Weill Cornell Medicine (WCM) is investing in the future of population health by launching a new doctorate program to train the next generation of leading population health researchers.
The Weill Cornell PhD in Population Health Sciences will prepare students to investigate the behavioral and social determinants of health, in addition to biological determinants, through the measurement, design, and evaluation of research studies addressing problems in health outcomes and delivery of healthcare services.
Population-level factors are increasingly recognized as having a significant influence on health outcomes and health disparities, and there has been a growing need for population health scientists in this interdisciplinary field. “Many research areas fall under the umbrella of population health,” said Dr. Samprit Banerjee, program faculty director and associate professor of biostatistics in population health sciences and psychiatry. “To answer research questions in this domain, we will train students in cutting-edge methods that will enable them to conduct research with complex health data.”
Students will be well-positioned to leverage a wide variety of health data sources, including healthcare claims and administrative data, electronic health records, population surveys, integrated genetic and medical record data, clinical trial data, qualitative data, data collected by medical devices, and data gathered from social media. Considered across health systems, states, and localities, these diverse health data sources will provide novel opportunities to identify and solve problems affecting different dimensions of health.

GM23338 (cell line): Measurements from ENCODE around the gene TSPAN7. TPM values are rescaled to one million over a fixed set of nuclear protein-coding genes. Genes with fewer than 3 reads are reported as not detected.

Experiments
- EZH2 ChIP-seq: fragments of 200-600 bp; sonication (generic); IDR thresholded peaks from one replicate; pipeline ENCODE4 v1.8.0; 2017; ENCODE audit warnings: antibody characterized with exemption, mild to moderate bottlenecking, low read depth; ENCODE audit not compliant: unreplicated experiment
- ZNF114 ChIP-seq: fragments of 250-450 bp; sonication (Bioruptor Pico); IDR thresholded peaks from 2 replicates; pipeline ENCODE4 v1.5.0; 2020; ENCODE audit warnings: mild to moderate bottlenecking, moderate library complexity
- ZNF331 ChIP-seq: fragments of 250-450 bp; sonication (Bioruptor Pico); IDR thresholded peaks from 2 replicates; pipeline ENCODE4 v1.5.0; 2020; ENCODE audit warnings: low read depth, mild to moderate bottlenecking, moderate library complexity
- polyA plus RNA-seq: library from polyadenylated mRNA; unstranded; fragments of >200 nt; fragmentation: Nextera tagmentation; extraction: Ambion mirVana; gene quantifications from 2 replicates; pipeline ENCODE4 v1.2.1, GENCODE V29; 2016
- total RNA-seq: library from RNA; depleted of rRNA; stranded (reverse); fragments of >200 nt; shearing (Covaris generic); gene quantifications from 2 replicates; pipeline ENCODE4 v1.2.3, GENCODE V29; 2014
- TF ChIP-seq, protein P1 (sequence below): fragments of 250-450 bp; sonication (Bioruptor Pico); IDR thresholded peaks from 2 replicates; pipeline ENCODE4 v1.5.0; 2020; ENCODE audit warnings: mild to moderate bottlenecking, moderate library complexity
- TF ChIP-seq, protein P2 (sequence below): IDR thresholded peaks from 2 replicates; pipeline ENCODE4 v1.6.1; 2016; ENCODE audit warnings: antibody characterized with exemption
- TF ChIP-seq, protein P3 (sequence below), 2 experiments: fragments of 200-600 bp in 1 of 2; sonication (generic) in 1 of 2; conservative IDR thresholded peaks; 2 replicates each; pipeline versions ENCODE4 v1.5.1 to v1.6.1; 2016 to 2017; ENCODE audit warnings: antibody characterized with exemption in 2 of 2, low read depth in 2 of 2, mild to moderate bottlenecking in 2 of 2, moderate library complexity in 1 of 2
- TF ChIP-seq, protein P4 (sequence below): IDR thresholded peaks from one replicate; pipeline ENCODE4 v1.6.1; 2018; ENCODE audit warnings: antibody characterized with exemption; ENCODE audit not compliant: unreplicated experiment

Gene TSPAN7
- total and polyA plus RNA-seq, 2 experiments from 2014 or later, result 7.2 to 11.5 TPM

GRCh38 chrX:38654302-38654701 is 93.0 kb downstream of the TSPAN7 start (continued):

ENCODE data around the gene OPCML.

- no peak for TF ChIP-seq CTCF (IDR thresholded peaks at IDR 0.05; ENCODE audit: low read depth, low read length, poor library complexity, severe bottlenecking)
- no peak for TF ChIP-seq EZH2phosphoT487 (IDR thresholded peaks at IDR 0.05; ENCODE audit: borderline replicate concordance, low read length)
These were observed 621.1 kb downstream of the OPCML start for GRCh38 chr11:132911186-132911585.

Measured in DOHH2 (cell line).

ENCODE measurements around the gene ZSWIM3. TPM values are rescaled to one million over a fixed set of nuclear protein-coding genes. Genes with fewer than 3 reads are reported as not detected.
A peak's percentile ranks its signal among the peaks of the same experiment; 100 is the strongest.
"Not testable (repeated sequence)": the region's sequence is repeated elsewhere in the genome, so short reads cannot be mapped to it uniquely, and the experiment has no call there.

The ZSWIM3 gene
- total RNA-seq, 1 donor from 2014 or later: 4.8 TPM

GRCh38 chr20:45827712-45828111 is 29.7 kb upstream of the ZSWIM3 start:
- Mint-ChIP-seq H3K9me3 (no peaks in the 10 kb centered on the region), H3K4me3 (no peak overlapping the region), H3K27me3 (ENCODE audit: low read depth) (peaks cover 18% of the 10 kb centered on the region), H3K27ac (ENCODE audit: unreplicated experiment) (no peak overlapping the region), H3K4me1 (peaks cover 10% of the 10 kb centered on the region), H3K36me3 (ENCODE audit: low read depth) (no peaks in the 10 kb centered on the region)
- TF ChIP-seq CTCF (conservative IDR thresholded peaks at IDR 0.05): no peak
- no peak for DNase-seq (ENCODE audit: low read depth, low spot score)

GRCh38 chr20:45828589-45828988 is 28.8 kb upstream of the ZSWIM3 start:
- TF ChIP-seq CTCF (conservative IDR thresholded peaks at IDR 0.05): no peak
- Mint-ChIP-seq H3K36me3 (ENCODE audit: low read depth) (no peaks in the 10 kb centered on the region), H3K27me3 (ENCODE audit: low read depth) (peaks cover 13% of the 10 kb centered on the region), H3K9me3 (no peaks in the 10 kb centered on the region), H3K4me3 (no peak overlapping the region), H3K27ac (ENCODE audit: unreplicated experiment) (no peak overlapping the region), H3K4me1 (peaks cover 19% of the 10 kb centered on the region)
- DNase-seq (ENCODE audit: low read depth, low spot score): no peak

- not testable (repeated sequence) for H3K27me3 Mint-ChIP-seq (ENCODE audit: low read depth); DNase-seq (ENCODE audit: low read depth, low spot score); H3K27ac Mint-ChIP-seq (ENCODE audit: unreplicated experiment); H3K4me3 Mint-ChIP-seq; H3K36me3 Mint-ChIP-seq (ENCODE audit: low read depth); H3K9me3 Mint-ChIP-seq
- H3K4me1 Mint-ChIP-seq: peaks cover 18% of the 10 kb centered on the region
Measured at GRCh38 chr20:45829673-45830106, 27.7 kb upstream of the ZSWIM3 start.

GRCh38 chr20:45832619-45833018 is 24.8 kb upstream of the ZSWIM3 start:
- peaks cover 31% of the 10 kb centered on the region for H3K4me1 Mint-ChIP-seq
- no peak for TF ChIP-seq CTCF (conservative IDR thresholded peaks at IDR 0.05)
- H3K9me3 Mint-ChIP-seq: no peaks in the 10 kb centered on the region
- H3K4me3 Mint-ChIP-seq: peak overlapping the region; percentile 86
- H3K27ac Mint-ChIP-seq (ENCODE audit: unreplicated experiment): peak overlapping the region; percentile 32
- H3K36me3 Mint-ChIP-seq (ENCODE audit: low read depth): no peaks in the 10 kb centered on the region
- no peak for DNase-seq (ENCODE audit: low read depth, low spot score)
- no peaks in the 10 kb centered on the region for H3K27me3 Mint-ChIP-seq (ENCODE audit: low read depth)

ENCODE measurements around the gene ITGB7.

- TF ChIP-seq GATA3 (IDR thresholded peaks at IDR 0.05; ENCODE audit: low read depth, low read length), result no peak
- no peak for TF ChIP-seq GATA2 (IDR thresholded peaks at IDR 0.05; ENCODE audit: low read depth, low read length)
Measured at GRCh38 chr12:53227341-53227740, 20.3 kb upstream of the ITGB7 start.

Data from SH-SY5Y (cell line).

“The program provides a unique opportunity for students to receive interdisciplinary training from talented faculty members with diverse experiences,” said Dr. Rainu Kaushal, senior associate dean for clinical research and chair of the Department of Population Health Sciences. “I’m thrilled that we are training a new generation of population health researchers to take on impactful work that addresses critical issues in healthcare delivery and outcomes.”
Located in New York City, the new PhD program offers an innovative and immersive curriculum in a unique academic environment. WCM’s role as an esteemed academic medical center and the Department of Population Health’s prominence as a top clinical and health services research group provide students with a high-quality research infrastructure and unparalleled access to research and clinical data. The program also draws on the Memorial Sloan Kettering Cancer Center’s (MSKCC) Population Science Research Program, home to an impressive cadre of investigators who have academic appointments as WCM Population Health Sciences faculty. “Together, we enhance the breadth of population sciences expertise and increase the depth of research possibilities available to the PhD program students” said Dr. Jonine Bernstein, PhD program co-chair, who is an attending epidemiologist and co-leader of the Population Sciences Research Program at MSKCC.
“This program is both rigorous and flexible, in the sense that it has a very strong balance between didactic training and structured mentoring,” added Dr. Bruce Schackman, who is PhD program co-chair as well as Saul P. Steinberg Professor of Healthcare Policy & Research and executive vice chair of the Department of Population Health Sciences. Coursework in foundational disciplines of biostatistics, data science including machine learning and artificial intelligence, epidemiology, health informatics, and health services research, as well as principles of population health, enable students to address key problems in a systematic and well-rounded fashion. Research rotations with faculty members provide students with the opportunity to explore potential dissertation topics and identify areas where further study will build the expertise required for their own future scholarship and a successful population health sciences career.
The demand for population health scientists will continue to increase dramatically, and WCM is committed to equipping population health scientists with the skills they need to identify and solve population health challenges in order to have an immediate impact while benefiting generations to come.